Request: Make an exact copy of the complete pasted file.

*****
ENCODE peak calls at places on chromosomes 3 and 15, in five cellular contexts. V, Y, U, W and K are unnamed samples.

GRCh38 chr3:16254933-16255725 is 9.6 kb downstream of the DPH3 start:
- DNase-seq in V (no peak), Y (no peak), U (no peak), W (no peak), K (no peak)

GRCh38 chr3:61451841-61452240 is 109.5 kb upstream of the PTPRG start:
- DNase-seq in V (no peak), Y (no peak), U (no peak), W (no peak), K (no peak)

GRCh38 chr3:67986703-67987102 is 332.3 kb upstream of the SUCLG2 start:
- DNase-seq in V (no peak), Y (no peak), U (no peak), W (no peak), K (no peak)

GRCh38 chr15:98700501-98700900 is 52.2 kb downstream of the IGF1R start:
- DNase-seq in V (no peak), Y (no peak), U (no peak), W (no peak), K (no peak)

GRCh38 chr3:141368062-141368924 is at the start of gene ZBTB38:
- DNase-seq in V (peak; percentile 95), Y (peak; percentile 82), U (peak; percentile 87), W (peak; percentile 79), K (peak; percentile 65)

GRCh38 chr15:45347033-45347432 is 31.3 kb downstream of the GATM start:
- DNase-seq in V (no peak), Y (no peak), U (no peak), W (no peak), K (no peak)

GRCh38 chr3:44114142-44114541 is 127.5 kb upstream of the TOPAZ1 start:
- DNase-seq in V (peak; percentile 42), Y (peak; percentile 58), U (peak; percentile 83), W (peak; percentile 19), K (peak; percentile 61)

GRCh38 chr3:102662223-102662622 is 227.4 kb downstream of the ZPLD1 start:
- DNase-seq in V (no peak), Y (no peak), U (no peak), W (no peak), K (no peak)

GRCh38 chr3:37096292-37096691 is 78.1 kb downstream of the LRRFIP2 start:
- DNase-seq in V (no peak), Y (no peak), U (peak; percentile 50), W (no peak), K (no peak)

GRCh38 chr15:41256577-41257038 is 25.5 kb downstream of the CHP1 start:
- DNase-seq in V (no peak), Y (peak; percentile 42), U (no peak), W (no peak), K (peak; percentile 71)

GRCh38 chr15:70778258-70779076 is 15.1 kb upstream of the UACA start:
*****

ENCODE peak calls at places on chromosomes 3 and 15, in five cellular contexts. V, Y, U, W and K are unnamed samples.

GRCh38 chr3:16254933-16255725 is 9.6 kb downstream of the DPH3 start:
- DNase-seq in V (no peak), Y (no peak), U (no peak), W (no peak), K (no peak)

GRCh38 chr3:61451841-61452240 is 109.5 kb upstream of the PTPRG start:
- DNase-seq in V (no peak), Y (no peak), U (no peak), W (no peak), K (no peak)

GRCh38 chr3:67986703-67987102 is 332.3 kb upstream of the SUCLG2 start:
- DNase-seq in V (no peak), Y (no peak), U (no peak), W (no peak), K (no peak)

GRCh38 chr15:98700501-98700900 is 52.2 kb downstream of the IGF1R start:
- DNase-seq in V (no peak), Y (no peak), U (no peak), W (no peak), K (no peak)

GRCh38 chr3:141368062-141368924 is at the start of gene ZBTB38:
- DNase-seq in V (peak; percentile 95), Y (peak; percentile 82), U (peak; percentile 87), W (peak; percentile 79), K (peak; percentile 65)

GRCh38 chr15:45347033-45347432 is 31.3 kb downstream of the GATM start:
- DNase-seq in V (no peak), Y (no peak), U (no peak), W (no peak), K (no peak)

GRCh38 chr3:44114142-44114541 is 127.5 kb upstream of the TOPAZ1 start:
- DNase-seq in V (peak; percentile 42), Y (peak; percentile 58), U (peak; percentile 83), W (peak; percentile 19), K (peak; percentile 61)

GRCh38 chr3:102662223-102662622 is 227.4 kb downstream of the ZPLD1 start:
- DNase-seq in V (no peak), Y (no peak), U (no peak), W (no peak), K (no peak)

GRCh38 chr3:37096292-37096691 is 78.1 kb downstream of the LRRFIP2 start:
- DNase-seq in V (no peak), Y (no peak), U (peak; percentile 50), W (no peak), K (no peak)

GRCh38 chr15:41256577-41257038 is 25.5 kb downstream of the CHP1 start:
- DNase-seq in V (no peak), Y (peak; percentile 42), U (no peak), W (no peak), K (peak; percentile 71)

GRCh38 chr15:70778258-70779076 is 15.1 kb upstream of the UACA start: